The dupes are getting harder and harder to spot! This is just BusinessWeek's spin on it, isn't it interesting how news changes?

Top 10 List of Worldwide Internet Censors (1)

SeaFox (739806) | more than 7 years ago | (#16820936)

Nothing to see here, please move along.

Drat! Foiled again!

Or does this mean Slashdot is on the list?

Behind the Great Wall (5, Informative)

ebonum (830686) | more than 7 years ago | (#16820958)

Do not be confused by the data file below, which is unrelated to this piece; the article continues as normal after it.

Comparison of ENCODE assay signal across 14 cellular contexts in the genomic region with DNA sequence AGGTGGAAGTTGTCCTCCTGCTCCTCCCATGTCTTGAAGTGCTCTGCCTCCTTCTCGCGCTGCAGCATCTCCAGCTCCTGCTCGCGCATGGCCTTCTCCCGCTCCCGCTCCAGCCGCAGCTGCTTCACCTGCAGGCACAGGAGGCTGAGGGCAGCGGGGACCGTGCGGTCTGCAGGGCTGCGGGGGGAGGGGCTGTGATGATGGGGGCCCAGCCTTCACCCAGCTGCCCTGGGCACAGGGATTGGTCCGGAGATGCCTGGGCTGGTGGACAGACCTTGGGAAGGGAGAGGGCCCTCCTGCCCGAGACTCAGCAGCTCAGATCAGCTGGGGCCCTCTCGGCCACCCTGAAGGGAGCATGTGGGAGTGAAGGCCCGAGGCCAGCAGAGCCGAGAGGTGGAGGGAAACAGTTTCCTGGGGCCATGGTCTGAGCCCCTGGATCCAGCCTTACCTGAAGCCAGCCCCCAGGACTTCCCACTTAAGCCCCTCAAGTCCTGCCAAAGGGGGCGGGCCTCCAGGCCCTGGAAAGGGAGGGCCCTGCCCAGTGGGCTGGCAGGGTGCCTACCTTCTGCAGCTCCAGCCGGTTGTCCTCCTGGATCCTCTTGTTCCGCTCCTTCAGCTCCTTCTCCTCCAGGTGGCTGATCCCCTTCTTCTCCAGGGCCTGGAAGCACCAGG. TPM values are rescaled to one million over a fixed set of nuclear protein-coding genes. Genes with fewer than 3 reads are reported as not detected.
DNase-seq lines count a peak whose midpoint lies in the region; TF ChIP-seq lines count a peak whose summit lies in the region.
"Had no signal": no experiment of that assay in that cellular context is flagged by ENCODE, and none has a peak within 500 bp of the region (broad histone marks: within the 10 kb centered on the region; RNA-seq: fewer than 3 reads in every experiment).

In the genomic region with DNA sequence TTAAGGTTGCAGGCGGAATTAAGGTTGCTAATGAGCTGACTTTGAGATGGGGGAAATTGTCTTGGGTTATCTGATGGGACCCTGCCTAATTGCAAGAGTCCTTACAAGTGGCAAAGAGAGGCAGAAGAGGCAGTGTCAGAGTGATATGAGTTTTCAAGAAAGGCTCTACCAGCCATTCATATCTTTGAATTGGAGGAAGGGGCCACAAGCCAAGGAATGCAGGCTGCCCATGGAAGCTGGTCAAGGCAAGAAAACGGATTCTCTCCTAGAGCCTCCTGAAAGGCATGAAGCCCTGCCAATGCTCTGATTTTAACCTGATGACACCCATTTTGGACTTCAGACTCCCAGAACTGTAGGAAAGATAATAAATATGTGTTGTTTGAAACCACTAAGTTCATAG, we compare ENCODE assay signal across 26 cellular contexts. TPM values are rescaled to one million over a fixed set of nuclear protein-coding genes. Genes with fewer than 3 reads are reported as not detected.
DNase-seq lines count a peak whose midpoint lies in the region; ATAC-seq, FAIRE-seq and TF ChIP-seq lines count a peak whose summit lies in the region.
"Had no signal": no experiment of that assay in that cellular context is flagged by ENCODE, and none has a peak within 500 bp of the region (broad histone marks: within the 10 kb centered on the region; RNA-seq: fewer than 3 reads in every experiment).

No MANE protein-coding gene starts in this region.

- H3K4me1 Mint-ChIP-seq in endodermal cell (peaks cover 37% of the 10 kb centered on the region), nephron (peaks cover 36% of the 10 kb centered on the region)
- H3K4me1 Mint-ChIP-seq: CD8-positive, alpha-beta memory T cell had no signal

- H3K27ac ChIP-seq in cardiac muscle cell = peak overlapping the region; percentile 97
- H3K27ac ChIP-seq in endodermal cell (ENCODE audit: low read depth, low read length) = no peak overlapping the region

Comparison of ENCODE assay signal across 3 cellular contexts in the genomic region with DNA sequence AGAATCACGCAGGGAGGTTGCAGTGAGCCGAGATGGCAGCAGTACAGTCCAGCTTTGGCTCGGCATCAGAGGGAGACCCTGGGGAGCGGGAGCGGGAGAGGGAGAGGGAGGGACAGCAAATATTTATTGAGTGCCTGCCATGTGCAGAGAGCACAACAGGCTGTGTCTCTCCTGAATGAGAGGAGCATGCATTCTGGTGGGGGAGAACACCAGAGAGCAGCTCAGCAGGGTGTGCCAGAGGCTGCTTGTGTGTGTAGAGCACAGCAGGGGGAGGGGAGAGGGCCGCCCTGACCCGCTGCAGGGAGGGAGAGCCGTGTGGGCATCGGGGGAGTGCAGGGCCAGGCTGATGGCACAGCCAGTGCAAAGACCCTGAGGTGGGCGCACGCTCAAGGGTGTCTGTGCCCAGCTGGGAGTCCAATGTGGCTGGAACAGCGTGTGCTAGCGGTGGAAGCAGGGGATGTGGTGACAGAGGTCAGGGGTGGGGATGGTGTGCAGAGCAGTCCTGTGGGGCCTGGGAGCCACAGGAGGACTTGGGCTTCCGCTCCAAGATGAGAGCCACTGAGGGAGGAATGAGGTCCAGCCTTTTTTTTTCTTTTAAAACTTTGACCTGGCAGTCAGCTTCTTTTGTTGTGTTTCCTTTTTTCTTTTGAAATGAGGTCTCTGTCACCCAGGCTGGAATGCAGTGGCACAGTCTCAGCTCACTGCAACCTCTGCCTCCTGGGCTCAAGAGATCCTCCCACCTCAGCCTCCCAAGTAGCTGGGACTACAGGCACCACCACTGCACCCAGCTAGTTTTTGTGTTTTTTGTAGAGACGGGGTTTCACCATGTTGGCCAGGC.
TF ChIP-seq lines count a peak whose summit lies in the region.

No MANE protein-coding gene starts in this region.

As an American who has relocated to work in China, I have yet to have problems with the censors. The ping times and transfer rates to and from the US are really slow, but I can get to everything I need. I can read the NYTimes, WSJ, CNN and, most importantly, ./. I can even read this post and all the comments, even the ones that bash the Chinese Government. I don't think it's because the censors are asleep today. For instance, there was a story today in the WSJ today that covered the riots at a hospital in southern China. I'm sure the official news, Xin Hua, forgot to cover the even, but that didn't stop me from reading the story. To say that the government has this firm grip on the Chinese people is nothing more than a clear sign of ignorance. There are far to many people here for the government to even think about trying to keep an eye on everyone or maintaining tight control. Also, the techniques that are highly effective for tracking people in the US don't exist here. This is a cash society. You can go for months or years without leaving any electronic record of your existence. In the US, you can't even drive down the road without your license plate number being picked up or buy breakfast without your debit card indicating that you where Noah's Bagels on University Ave. at 7:07AM and that you bought the Kona Blend. Organizations such as the NSA have deep pockets, tremendous resources, and some very smart people.